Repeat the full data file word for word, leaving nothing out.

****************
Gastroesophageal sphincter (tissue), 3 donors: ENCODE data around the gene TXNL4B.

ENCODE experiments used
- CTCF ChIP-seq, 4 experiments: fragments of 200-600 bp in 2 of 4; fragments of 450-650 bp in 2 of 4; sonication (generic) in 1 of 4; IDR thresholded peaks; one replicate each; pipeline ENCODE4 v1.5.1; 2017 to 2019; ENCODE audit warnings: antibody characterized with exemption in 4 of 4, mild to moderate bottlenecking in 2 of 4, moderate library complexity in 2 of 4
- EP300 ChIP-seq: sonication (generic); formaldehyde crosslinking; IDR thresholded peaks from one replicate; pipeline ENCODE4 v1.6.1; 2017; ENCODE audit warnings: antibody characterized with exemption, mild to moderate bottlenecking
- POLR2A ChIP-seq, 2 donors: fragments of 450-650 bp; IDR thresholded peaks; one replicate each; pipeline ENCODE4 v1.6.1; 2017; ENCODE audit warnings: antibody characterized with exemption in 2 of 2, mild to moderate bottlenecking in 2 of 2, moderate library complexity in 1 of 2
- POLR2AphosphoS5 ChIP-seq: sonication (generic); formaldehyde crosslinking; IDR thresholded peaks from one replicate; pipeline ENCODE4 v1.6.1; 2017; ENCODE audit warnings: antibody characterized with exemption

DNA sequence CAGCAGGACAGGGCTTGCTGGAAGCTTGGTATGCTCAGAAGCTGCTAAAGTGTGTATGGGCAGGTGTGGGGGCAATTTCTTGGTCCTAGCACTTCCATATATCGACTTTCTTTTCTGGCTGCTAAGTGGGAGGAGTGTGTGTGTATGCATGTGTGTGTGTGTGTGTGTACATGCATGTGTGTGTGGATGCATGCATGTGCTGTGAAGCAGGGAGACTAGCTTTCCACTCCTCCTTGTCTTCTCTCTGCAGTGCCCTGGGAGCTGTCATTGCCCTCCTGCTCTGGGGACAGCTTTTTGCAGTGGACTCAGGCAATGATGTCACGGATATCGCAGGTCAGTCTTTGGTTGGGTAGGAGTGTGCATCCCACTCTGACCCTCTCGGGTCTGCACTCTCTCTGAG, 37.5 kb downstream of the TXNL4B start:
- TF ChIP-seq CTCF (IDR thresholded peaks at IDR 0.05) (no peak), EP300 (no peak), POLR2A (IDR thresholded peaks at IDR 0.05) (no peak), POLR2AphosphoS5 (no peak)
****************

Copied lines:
Gastroesophageal sphincter (tissue), 3 donors: ENCODE data around the gene TXNL4B.

ENCODE experiments used
- CTCF ChIP-seq, 4 experiments: fragments of 200-600 bp in 2 of 4; fragments of 450-650 bp in 2 of 4; sonication (generic) in 1 of 4; IDR thresholded peaks; one replicate each; pipeline ENCODE4 v1.5.1; 2017 to 2019; ENCODE audit warnings: antibody characterized with exemption in 4 of 4, mild to moderate bottlenecking in 2 of 4, moderate library complexity in 2 of 4
- EP300 ChIP-seq: sonication (generic); formaldehyde crosslinking; IDR thresholded peaks from one replicate; pipeline ENCODE4 v1.6.1; 2017; ENCODE audit warnings: antibody characterized with exemption, mild to moderate bottlenecking
- POLR2A ChIP-seq, 2 donors: fragments of 450-650 bp; IDR thresholded peaks; one replicate each; pipeline ENCODE4 v1.6.1; 2017; ENCODE audit warnings: antibody characterized with exemption in 2 of 2, mild to moderate bottlenecking in 2 of 2, moderate library complexity in 1 of 2
- POLR2AphosphoS5 ChIP-seq: sonication (generic); formaldehyde crosslinking; IDR thresholded peaks from one replicate; pipeline ENCODE4 v1.6.1; 2017; ENCODE audit warnings: antibody characterized with exemption

DNA sequence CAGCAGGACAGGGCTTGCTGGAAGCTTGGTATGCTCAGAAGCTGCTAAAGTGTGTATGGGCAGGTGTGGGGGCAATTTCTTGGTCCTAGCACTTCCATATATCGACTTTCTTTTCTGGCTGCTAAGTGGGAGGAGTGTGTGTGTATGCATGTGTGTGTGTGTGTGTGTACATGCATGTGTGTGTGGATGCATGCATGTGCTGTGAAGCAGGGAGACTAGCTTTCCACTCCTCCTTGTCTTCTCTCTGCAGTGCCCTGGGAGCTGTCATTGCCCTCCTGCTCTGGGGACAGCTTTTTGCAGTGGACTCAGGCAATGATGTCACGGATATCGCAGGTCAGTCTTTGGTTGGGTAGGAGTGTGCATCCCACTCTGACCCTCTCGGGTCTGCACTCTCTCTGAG, 37.5 kb downstream of the TXNL4B start:
- TF ChIP-seq CTCF (IDR thresholded peaks at IDR 0.05) (no peak), EP300 (no peak), POLR2A (IDR thresholded peaks at IDR 0.05) (no peak), POLR2AphosphoS5 (no peak)